Courage: A Poem

Standing on the sidelines,

a spectator peering in.

Distant, safe, hidden and tame,

Yet inside an untapped flame.

An option lands before me.

Timid, I look down.

Sensing my heartbeat racing,

the question floats here now.

To remain still, the pull is strong,

tempted to stay warm here in my hole.

Yet, Courage, you nudge me, winking,

whispering desires within my soul.

Two steps forward, I am moving,

fear, uncertainty by my side.

Shaky legs and sweaty fingers,

nervous, in the scope of others’ sight.

Discovering purpose, I reach closer,

making room they let me in.

Blood pumping, I feel bolder.

Richly alive, I am seen.

Retreating – once an option,

now seems further from my mind.

Curiosity and excitement leading,

pushing me past the shy divide.

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Lydia is a Licensed Professional Counselor who enjoys working with individuals, teens, and families in the Marietta & Kennesaw area. She has a special passion for helping those suffering from social anxiety and issues with self-esteem.  Learn more about her and other therapists at Foundation Counseling here. Continue reading

On Feeling Stuck & How Therapy Helps

by Lydia Minear, MA, LPC 

In my time meeting with new clients, I often hear some variation of this shared: “I don’t know…I just feel stuck.” This experience of feeling stuck leads many people to consider and potentially try therapy.  I have a hunch that at some point most people find themselves in such a place…

But what does it mean? This stuck-ness, what is it? And is it as vague as it sounds?

imageSometimes, yes it is. Unlike other times when a very clear obstacle or event causes pain, feeling stuck can mean finding oneself in a more general, emotionally undesired and familiar place. This place may involve a mixture of feelings – of frustration, anxiety, loneliness, envy, and sadness. Like wandering through a forest, hoping to find a clearing, yet winding back to the same ‘ole stump, it may feel like you have traveled in circles.
Perhaps you and the stump look a bit different now and the surrounding landscape has changed some too. However, the underlying ground and root issues remain, bringing forth similar tension each time.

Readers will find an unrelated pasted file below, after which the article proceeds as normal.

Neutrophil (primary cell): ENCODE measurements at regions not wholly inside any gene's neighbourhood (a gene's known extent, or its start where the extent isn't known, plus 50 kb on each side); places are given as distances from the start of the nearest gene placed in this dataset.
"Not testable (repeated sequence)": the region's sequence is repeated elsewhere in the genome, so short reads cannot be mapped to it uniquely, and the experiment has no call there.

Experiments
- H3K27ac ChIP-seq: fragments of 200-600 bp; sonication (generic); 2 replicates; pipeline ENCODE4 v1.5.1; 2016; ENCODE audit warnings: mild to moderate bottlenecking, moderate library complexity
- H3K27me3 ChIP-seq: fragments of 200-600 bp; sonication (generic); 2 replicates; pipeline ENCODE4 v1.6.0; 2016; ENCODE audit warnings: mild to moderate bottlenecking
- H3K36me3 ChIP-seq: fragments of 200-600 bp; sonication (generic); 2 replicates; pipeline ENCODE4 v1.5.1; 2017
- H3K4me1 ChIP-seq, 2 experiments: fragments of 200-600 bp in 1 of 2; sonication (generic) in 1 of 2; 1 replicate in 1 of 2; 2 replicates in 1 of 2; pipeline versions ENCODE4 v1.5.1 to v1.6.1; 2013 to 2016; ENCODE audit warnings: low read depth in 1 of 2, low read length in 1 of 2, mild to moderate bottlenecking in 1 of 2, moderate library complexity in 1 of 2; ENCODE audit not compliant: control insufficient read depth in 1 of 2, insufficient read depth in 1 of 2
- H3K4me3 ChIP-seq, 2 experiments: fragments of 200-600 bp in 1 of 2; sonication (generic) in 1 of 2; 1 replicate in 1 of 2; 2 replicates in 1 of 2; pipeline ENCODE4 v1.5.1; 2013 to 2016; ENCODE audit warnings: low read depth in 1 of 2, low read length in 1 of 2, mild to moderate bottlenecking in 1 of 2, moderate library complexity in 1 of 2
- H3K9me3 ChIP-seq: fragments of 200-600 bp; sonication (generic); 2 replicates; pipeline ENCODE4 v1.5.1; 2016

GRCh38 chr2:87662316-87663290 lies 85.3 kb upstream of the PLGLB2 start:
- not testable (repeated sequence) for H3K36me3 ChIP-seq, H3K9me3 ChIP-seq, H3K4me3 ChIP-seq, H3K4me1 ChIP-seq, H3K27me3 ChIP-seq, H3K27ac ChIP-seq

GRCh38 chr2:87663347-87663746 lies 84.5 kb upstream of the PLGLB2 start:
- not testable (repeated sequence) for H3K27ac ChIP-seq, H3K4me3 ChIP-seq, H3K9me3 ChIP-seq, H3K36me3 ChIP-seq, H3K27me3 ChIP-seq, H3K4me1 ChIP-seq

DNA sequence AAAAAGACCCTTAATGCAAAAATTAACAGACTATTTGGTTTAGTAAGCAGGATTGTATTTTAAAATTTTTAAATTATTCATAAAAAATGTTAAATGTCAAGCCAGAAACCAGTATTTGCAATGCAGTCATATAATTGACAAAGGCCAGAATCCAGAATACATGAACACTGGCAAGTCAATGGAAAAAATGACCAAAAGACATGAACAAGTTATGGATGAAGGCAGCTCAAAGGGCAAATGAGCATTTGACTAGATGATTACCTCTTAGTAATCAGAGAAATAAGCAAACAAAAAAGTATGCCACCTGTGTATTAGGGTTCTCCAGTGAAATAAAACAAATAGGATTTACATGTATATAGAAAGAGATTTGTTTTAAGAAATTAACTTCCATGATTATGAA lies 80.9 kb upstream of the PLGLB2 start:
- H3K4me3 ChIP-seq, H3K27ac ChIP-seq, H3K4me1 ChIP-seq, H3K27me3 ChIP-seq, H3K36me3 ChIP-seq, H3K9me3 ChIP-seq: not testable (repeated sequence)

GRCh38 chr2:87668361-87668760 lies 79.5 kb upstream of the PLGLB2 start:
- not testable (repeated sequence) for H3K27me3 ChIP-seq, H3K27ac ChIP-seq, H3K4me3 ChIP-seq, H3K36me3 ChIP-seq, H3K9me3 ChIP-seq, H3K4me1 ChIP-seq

If we dig a bit deeper and put names to these often-vague yet familiar places of being stuck, the following may serve as examples:

• Stunted…restrained by self-doubt, fear, and lack of confidence
• Lack of closeness and authenticity in relationships
• General boredom & apathy
• Unclear boundaries with others & people-pleasing behaviors
• Avoidance of emotions (i.e. “pushing down feelings”)
• Unsatisfied and frustrated by school, career, or overall life direction

…just to name a few.

How Therapy Helps:

In response to feeling stuck, I find that it is important to seek understanding. We need to understand what keeps us coming back to our familiar places in order to ultimately head in a new direction…

Therapy invites you to take intentional time for this. It involves a commitment to self – a decision to pause amidst the chaos and choose awareness. In doing so, we can begin to gain insight into the patterns and tendencies which continue to re-emerge. By taking this step we also learn more about how heartache, rejection, and how other painful parts of our individual stories have impacted us. Due to this, therapy includes a leaning-in to the discomfort of our vulnerable feelings to know what our emotions are telling us. It also entails asking important questions such as who am I, what causes me pain, and what do I hope for?

Finally, therapy is a brave step in the journey of healing. In the presence of a caring and focused counselor, therapy offers us a chance to go – at our own pace – into the hurting places of our hearts with purposes of being understood, seeking clarity, and finding new possibility. Along the way…perhaps we discover why we tend to return to “the stump” and with greater knowledge and comfort, find that we can move forward in a new way.

As a helping professional, I feel grateful for the chance to walk with people as they set aside the time to invest in their wellbeing and explore the depth of themselves in the hopes of growth.

 

Lydia is a Licensed Professional Counselor who enjoys working with individuals and families in the Marietta & Kennesaw area. Learn more about her and other therapists at Foundation Counseling here.